LONDON — It now takes an average of nearly 26 years for a couple living in London with one child to save for a home deposit.
House prices have been rising steadily across the UK for several decades, but they have increased most dramatically in the capital, where the average first-time home now costs £402,692, according to research by Halifax Bank.
On top of that, Halifax found that the cost of a first-time buyer deposit has nearly quadrupled in the last decade, from £26,701 in 2006 to £100,445 last year.
That means, for an average couple with one child, it will take more than a quarter of a century of saving to buy a home. Even without a kid in tow, you’re looking at nearly 14 years.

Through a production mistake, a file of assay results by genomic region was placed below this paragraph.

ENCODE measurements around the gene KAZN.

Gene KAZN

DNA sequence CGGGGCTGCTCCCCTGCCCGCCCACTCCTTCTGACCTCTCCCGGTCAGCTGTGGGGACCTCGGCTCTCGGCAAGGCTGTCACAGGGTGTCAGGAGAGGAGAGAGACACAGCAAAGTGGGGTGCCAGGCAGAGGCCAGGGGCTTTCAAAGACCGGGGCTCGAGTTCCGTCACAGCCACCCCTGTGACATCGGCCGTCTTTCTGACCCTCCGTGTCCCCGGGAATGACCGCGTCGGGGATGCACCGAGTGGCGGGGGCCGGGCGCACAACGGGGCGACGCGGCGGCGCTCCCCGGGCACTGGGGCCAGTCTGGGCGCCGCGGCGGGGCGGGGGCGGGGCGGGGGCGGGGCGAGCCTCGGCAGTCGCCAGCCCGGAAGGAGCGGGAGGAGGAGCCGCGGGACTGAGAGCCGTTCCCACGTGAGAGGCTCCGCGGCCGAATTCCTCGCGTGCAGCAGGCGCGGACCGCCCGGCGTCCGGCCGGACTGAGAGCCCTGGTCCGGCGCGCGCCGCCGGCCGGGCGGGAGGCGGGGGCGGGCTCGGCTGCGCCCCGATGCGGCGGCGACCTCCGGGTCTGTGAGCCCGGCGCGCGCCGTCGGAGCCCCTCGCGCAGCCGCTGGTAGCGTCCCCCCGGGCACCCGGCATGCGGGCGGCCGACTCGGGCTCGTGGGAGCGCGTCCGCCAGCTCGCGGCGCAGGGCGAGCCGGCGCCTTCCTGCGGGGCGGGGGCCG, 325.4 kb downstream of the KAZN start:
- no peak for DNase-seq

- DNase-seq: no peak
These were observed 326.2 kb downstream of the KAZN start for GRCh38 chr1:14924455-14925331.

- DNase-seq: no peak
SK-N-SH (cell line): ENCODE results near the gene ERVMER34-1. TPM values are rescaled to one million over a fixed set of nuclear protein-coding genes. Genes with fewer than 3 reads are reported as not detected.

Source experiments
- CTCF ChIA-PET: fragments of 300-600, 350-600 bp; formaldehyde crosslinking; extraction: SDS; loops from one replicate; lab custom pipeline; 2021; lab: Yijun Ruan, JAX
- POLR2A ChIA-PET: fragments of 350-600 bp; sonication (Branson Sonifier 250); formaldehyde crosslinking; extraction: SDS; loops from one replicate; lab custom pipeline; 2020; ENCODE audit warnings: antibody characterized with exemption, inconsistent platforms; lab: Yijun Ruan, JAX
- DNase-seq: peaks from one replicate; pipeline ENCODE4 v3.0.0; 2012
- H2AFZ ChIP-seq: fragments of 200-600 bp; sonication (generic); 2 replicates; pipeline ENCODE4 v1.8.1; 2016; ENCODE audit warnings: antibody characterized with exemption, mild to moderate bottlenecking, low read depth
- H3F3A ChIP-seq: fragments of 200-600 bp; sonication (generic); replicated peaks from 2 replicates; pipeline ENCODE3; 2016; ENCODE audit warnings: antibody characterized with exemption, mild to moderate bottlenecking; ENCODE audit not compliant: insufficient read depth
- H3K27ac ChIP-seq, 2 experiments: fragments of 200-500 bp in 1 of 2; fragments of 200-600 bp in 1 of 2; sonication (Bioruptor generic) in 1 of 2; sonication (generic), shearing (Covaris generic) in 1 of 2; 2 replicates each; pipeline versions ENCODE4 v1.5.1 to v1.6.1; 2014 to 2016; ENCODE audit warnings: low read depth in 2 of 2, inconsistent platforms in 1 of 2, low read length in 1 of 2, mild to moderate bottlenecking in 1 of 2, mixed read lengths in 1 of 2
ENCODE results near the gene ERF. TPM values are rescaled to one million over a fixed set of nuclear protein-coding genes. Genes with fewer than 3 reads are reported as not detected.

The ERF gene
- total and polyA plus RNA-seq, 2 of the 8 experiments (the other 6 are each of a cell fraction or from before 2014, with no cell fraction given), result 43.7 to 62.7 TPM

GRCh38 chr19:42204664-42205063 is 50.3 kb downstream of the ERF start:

Take a look at the chart from Barclays latest Housing Chartbook below, which uses data from the Redfern Review:
The evidence is striking: big house prices, huge deposits, and unprecedented falls in real wage levels across the UK since the 2008 financial crash mean that it is now unrealistic for many first-time buyers to get on the property ladder until they are well into their forties.
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